Here are some of the notable statistics from Nadal's fourth US Open title win:
Nadal's Grand Slam title count, placing him second on the all-time list in men's tennis, behind Roger Federer (20) and ahead of Novak Djokovic (16) and Pete Sampras (14).
The gap between Nadal and Federer's majors tally is now the lowest since January 31, 2004, when Federer had one Grand Slam title and Nadal had none.
Nadal is now the first man in the Open Era (since 1968) to win five majors after turning 30. Federer, Djokovic, Rod Laver and Ken Rosewall have all won four Grand Slams after their 30th birthday.
33 years, 97 days
Nadal's age as of the last day of the tournament, making him the second-oldest man in the Open Era to win the US Open. Rosewall was 35 years, 315 days old when he won the title in 1970.
In addition, Nadal's title makes it the 13th consecutive Grand Slam won by a man aged 30 or older -- the longest streak of its kind in the Open Era.
Nadal is now only the second man in the Open Era to win multiple US Open titles after turning 30. Nadal -- who was 31 when he won the title in 2017 -- joins Jimmy Connors, who won in 1982 and '83 aged 30 or more, on the list.
Nadal's fourth title in New York City makes him the fifth man in the Open Era to win four or more US Open titles, after Federer (five), Sampras (five), Connors (five) and John McEnroe (four).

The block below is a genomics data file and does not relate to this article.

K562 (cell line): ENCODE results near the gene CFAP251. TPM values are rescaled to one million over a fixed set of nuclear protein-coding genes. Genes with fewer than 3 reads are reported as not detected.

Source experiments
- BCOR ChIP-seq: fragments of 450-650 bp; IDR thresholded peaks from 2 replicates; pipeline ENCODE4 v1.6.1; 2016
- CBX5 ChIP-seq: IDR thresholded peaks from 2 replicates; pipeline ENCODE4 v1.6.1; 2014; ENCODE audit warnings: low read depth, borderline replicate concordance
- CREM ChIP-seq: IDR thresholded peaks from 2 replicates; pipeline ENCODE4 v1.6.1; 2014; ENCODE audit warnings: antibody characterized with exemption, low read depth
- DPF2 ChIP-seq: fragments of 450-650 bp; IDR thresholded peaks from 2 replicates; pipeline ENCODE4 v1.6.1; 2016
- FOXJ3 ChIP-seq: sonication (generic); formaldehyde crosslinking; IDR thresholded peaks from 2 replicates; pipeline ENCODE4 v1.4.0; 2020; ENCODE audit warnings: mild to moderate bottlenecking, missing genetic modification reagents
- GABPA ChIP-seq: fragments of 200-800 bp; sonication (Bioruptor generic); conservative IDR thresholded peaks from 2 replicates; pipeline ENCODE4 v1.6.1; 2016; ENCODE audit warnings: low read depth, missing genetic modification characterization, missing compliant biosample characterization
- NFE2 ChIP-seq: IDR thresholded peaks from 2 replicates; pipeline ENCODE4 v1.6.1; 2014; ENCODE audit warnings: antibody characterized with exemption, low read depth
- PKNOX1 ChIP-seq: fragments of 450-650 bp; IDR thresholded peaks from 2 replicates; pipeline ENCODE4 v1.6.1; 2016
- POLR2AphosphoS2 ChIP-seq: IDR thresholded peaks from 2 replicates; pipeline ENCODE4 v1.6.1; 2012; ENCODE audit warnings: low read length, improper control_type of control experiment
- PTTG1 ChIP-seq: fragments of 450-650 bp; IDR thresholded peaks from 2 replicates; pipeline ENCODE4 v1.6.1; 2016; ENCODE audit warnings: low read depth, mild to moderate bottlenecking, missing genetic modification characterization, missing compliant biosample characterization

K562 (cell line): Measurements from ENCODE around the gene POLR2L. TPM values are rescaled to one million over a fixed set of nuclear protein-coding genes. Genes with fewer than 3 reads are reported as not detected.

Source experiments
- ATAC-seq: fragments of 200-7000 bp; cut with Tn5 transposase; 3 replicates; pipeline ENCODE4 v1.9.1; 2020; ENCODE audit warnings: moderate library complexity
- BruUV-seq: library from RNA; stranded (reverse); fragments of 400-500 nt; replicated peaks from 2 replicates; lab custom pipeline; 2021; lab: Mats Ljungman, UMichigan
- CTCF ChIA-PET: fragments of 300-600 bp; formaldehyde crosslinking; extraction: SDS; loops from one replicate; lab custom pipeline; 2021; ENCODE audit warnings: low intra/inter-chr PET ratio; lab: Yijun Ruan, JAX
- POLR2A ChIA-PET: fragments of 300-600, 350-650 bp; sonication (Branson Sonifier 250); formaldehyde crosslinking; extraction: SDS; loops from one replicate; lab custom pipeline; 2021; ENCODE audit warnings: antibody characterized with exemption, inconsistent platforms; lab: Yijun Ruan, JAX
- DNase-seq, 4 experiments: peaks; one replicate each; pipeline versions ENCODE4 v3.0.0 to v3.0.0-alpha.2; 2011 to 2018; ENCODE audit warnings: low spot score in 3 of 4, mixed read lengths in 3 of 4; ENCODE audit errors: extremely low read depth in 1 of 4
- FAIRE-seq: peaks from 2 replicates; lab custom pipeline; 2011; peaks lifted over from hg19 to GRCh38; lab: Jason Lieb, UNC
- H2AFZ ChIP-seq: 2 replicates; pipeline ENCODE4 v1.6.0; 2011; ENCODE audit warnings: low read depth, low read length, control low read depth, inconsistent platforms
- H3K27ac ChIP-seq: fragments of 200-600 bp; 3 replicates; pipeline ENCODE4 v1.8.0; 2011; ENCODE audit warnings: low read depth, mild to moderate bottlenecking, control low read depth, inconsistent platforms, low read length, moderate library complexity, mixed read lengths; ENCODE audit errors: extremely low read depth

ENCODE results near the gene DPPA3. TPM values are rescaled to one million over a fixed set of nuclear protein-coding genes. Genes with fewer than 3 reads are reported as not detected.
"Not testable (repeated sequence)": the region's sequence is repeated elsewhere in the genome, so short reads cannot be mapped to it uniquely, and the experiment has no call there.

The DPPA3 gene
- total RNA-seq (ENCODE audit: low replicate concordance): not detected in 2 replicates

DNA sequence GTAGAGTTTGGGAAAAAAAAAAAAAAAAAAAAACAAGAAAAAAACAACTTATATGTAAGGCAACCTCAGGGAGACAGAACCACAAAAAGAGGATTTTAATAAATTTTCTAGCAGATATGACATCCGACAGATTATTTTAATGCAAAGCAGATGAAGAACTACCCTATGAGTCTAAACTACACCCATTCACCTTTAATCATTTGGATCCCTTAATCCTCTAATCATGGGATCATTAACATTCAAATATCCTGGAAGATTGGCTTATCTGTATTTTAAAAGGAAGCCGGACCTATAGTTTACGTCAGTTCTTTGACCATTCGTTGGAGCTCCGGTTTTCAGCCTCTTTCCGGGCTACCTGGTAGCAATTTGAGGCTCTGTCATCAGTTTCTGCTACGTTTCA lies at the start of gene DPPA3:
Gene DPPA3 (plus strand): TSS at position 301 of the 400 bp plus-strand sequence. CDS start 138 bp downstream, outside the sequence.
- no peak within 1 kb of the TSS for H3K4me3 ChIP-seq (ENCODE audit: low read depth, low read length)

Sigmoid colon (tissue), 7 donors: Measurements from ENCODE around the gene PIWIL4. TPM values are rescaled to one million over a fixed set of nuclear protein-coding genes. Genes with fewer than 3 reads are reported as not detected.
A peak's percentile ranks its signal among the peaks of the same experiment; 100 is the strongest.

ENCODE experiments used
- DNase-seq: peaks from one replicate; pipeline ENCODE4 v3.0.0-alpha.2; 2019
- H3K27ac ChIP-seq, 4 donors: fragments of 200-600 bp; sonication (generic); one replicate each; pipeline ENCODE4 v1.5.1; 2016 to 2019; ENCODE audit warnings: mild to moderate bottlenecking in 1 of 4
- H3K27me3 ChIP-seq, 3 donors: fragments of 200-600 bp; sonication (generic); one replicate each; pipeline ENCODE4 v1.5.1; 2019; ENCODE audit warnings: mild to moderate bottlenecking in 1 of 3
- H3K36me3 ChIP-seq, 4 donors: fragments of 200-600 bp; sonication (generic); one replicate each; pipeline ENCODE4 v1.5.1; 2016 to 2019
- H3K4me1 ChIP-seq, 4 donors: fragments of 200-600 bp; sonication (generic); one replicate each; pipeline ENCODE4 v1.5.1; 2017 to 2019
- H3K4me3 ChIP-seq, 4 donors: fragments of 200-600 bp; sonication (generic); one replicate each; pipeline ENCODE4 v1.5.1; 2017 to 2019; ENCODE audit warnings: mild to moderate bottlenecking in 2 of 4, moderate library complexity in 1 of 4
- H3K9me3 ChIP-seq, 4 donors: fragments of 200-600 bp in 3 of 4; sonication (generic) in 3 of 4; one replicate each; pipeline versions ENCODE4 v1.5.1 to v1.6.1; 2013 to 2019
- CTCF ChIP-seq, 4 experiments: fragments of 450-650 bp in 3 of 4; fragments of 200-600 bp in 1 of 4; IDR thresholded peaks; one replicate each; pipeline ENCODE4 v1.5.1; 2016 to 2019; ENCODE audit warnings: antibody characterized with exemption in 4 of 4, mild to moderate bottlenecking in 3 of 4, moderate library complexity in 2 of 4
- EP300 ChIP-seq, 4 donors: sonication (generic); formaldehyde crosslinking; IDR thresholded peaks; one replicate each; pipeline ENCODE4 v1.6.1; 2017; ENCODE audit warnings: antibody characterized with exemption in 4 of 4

This is the fifth year in Nadal's career he has won multiple majors, after 2017 (two), 2013 (two), 2010 (three) and 2008 (two). Nadal's feat ties him with Djokovic and Emerson for second on the list in men's tennis, behind Federer, who has won multiple majors in six years. Sampras has had four calendar years in which he has won multiple Grand Slams.
Nadal's title makes it the third time in tennis history when two men have won multiple Grand Slam titles in a calendar year, with Djokovic having won this year's Australian Open and Wimbledon titles.
In 2017, Nadal (French Open, US Open) and Federer (Australian Open, Wimbledon) won two majors apiece, while Roy Emerson (Australian Open, French Open) and John Newcombe (Wimbledon, US Open) did the same in 1967.
This is now the fourth time Nadal has won the French Open and the US Open in the same year, also doing so in 2010, 2013 and 2017. It's the most by any male player, ahead of Laver and Lendl (twice each).
Four hours, 51 minutes
The official match time of the final, making it the fifth-longest men's Grand Slam final in tennis history. The 2012 Australian Open final, in which Djokovic beat Nadal, is the longest at five hours, 53 minutes. This year's Wimbledon final, in which Djokovic prevailed over Federer, is the second longest at four hours, 57 minutes. The 2012 US Open final, in which Andy Murray beat Djokovic, and the 1988 US Open final, in which Mats Wilander beat Ivan Lendl, were both four hours, 54 minutes long.
Nadal's career singles title count, which is fourth on the men's all-time list, behind Connors (109), Federer (101) and Lendl (94), and ahead of McEnroe (77).
(Stats courtesy of ESPN's Statistics & Information Group)